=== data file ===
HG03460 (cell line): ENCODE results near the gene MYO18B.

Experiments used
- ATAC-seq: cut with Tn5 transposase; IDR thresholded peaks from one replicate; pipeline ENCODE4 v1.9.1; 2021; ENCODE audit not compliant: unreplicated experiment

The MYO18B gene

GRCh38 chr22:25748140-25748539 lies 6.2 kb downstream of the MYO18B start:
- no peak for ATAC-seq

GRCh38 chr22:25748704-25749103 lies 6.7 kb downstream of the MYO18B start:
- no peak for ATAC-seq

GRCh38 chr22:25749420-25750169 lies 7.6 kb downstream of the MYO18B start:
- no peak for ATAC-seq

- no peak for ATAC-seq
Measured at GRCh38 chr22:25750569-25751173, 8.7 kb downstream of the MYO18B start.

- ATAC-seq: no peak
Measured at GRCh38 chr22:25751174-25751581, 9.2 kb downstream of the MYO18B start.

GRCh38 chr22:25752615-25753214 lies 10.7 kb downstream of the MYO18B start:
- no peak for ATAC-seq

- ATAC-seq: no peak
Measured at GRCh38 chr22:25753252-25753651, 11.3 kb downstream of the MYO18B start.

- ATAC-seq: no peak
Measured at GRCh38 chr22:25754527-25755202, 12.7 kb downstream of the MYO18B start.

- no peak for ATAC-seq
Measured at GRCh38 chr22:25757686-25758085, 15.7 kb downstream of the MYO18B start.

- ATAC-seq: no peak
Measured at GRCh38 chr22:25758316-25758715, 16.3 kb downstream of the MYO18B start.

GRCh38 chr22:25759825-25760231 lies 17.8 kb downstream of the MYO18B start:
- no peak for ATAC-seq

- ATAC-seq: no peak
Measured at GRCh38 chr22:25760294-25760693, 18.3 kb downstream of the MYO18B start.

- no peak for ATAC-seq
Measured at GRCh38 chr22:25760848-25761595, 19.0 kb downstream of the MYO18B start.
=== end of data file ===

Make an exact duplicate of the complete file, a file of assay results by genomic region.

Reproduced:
HG03460 (cell line): ENCODE results near the gene MYO18B.

Experiments used
- ATAC-seq: cut with Tn5 transposase; IDR thresholded peaks from one replicate; pipeline ENCODE4 v1.9.1; 2021; ENCODE audit not compliant: unreplicated experiment

The MYO18B gene

GRCh38 chr22:25748140-25748539 lies 6.2 kb downstream of the MYO18B start:
- no peak for ATAC-seq

GRCh38 chr22:25748704-25749103 lies 6.7 kb downstream of the MYO18B start:
- no peak for ATAC-seq

GRCh38 chr22:25749420-25750169 lies 7.6 kb downstream of the MYO18B start:
- no peak for ATAC-seq

- no peak for ATAC-seq
Measured at GRCh38 chr22:25750569-25751173, 8.7 kb downstream of the MYO18B start.

- ATAC-seq: no peak
Measured at GRCh38 chr22:25751174-25751581, 9.2 kb downstream of the MYO18B start.

GRCh38 chr22:25752615-25753214 lies 10.7 kb downstream of the MYO18B start:
- no peak for ATAC-seq

- ATAC-seq: no peak
Measured at GRCh38 chr22:25753252-25753651, 11.3 kb downstream of the MYO18B start.

- ATAC-seq: no peak
Measured at GRCh38 chr22:25754527-25755202, 12.7 kb downstream of the MYO18B start.

- no peak for ATAC-seq
Measured at GRCh38 chr22:25757686-25758085, 15.7 kb downstream of the MYO18B start.

- ATAC-seq: no peak
Measured at GRCh38 chr22:25758316-25758715, 16.3 kb downstream of the MYO18B start.

GRCh38 chr22:25759825-25760231 lies 17.8 kb downstream of the MYO18B start:
- no peak for ATAC-seq

- ATAC-seq: no peak
Measured at GRCh38 chr22:25760294-25760693, 18.3 kb downstream of the MYO18B start.

- no peak for ATAC-seq
Measured at GRCh38 chr22:25760848-25761595, 19.0 kb downstream of the MYO18B start.